Okay, yes we are a software company. It is our job to convince you to buy our products.
Now that we got that out of the way, we can focus on the fact that we still hear bad software advice. And we have heard some big ones. As you brew your cup of coffee, let's take a look at what made the top of our list.
1. The Conference Services department can just use what the scheduling/registrar office uses. There is no need for another system.
End of story.
Do not pass go.
Yes, it might feel like it is efficient, but... no. For so many reasons.
The most important is that scheduling software is perfect for... well, scheduling. It is not a conference management software; it is not the right tool for the job. I mean, you wouldn't use a power saw to cut a piece of paper.
The lifecyle of an event includes many moving pieces. Identify these elements and create a roadmap of all that makes up conference management. You then have a stronger case for why a classroom scheduling software will not provide the infrastructure for effective conference management.
2. You don't need a software system. You have been doing fine with what you have been using. Just add another staff person.
Well, yes you can. But why? It goes back to point #1. Conference services is more than just booking a conference space.
Business growth can't happen if staff are overwhelmed or spending a large amount of admin time generating reports from one system to upload to another.
As for adding another staff person, ask, "How will another staff person help streamline business processes, remove unnecessary time-eating tasks such as data entry into multiple systems, improve response time, and increase revenue generation?"
If something prompted you to search out a new system in the first place, it is still going to be there. Those pain points are not going to go away simply because someone said the old way has worked or adding another worker will help with the load.
Identifying these barriers will help you build a report where you can show and justify the purchase price; you are showing the return on the investment.
3. This fancy database/website/system is exactly what our venue needs!
We recently finished implementing at a campus on the west coast. We were not the first option for the school. In fact, they originally purchased another system over ours. But after about 6 months with the other system, they realized the razzle and dazzle did not fit their needs.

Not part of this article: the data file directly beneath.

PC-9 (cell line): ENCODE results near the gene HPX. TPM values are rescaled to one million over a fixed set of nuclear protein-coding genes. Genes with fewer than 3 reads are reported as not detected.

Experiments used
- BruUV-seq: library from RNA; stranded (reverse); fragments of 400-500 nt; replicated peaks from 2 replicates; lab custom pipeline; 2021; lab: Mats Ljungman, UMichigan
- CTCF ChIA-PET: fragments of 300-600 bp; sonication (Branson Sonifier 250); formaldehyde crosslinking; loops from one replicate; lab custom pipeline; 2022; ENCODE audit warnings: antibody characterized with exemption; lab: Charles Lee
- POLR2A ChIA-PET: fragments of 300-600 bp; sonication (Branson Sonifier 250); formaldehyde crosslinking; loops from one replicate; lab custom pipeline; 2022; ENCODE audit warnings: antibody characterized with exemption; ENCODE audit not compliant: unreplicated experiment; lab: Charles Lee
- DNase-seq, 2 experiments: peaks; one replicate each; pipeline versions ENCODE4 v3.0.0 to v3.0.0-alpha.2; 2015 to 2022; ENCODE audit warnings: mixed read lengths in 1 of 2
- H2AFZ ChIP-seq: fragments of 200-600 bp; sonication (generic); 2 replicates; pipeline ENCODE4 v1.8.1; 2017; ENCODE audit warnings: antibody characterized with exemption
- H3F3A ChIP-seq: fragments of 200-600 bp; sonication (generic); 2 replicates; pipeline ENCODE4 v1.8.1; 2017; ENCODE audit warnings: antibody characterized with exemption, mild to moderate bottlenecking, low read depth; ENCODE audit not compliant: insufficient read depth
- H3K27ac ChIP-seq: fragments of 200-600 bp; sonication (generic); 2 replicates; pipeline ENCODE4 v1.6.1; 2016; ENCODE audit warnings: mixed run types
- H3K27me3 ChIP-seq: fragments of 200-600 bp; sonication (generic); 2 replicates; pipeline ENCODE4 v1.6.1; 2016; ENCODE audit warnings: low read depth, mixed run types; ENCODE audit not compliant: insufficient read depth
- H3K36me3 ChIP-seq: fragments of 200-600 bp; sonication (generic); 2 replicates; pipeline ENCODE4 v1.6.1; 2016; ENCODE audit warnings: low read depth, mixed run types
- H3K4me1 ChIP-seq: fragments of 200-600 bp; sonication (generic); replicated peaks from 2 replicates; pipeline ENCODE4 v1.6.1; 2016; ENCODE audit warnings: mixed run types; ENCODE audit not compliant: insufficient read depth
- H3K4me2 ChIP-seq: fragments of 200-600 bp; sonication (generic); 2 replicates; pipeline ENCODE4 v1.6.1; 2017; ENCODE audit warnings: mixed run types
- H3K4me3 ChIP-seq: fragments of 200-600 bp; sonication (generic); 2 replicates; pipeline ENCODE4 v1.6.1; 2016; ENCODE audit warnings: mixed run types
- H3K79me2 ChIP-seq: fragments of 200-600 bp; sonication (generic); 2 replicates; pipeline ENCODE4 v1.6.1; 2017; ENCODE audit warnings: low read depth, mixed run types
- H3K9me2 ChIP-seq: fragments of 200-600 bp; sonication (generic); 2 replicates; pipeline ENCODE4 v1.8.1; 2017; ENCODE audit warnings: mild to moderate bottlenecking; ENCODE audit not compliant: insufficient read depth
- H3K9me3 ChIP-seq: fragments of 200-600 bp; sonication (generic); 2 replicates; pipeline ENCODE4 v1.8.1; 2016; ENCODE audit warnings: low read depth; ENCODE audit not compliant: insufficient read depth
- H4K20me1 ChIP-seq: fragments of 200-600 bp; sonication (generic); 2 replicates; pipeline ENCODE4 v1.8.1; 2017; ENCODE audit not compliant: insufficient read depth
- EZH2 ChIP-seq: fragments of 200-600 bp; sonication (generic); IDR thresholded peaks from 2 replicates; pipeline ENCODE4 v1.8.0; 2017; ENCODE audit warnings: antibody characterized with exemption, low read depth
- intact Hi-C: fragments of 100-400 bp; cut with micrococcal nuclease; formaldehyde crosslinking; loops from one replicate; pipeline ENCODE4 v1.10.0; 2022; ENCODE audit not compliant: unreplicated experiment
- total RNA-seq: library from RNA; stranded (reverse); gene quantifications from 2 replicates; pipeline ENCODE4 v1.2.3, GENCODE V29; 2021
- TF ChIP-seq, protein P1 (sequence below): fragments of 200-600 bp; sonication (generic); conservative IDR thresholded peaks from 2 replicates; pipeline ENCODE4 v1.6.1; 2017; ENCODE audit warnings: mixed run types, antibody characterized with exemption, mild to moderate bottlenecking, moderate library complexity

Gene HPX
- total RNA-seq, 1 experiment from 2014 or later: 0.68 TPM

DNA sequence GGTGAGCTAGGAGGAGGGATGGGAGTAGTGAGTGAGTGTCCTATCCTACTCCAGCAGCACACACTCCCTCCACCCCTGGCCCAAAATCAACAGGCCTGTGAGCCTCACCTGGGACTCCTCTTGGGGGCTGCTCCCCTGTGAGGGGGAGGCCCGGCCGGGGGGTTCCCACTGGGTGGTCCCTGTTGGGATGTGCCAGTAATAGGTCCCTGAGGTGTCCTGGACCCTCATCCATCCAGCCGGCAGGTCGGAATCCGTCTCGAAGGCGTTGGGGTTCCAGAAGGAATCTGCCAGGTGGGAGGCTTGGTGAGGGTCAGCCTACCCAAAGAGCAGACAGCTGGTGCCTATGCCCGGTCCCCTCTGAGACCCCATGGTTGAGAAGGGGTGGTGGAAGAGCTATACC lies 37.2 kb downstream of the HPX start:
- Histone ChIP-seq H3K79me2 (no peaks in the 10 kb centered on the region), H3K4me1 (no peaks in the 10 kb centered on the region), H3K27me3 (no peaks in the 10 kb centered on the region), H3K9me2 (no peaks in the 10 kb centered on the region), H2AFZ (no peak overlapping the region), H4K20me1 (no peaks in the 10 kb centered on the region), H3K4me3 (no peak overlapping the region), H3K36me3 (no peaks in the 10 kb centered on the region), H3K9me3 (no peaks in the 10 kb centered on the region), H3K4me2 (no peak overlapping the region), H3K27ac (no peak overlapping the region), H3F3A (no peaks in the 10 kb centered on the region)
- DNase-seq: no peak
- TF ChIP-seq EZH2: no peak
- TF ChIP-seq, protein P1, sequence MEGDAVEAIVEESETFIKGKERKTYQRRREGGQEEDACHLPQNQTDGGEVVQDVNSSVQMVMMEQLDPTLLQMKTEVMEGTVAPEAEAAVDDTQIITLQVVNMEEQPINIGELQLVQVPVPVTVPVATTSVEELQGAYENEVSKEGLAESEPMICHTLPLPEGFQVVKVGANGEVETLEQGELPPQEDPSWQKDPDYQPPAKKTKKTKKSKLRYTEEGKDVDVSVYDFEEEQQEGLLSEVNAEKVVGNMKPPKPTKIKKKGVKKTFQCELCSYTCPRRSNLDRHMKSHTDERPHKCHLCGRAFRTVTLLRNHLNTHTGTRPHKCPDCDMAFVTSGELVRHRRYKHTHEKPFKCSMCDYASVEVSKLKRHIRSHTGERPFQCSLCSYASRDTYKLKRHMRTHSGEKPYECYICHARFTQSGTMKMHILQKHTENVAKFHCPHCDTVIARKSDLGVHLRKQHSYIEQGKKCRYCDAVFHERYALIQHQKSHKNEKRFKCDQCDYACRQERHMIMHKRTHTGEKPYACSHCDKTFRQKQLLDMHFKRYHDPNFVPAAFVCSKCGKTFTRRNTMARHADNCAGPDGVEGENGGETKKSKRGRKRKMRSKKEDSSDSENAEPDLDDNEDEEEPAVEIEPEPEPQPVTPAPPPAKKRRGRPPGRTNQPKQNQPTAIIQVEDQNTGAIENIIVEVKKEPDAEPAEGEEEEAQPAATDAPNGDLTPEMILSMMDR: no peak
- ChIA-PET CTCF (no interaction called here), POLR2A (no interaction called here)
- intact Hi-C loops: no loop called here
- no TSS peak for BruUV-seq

When looking for software, it is important to look beyond the window dressing and the price tag and do deep soul-searching into what you need the system to do. When you begin your search, a lot of the legwork begins with your department and operations.
Ask questions such as:
- What specific problems are you trying to solve? What are current pain points for your staff?
- Where do they spend large amounts of admin time with manual entry and repetitive data entry?
- Identify the points during the event lifecycle you need to ensure you have a system to support your operations. These could include contracting, invoicing, resource management, reporting, overnight accommodations, or catering. Then identify what are musts and wish list items.
- Are there other departments at your campus or venue with which you work closely? How do you wish to incorporate and communicate with them (e.g.: system access or reports)?
- How do you want the new system to expand your brand and business?
You can continue on, but this provides a starting point: look big picture and small detail. You can find more detail and questions to ask in our free ebook 5 Steps for a Successful Selection Process.
4. You HAVE to get this system. It is the best option out there.
So did you ever have a parent or guardian say, "If everyone jumped off the cliff, would you follow?" The same applies here.
Look at systems with only YOUR operations in mind, not what the venue down the road did. Their operations might be different enough from you that what works for them won't work for you. You are the one who has to live with the purchase.
There are so many more pieces of bad advice we could talk about, but these are our top 4. We get it; purchasing software is not an easy, fun, or glamorous task. It is a lot of research; a lot of time listening to sales people say "blah, blah, blah"; and a lot of hard evaluation of yourself and your team.
Better to do your homework and research than to follow bad software advice, especially if the advice is go with something that doesn't fit quite right. Then it just becomes the outfit 2 sizes too small still hanging in your closet.
If you are beginning a search for a new event management software system, download our free ebook of 5 steps for a successful selection process.
What is some bad software advice you have received?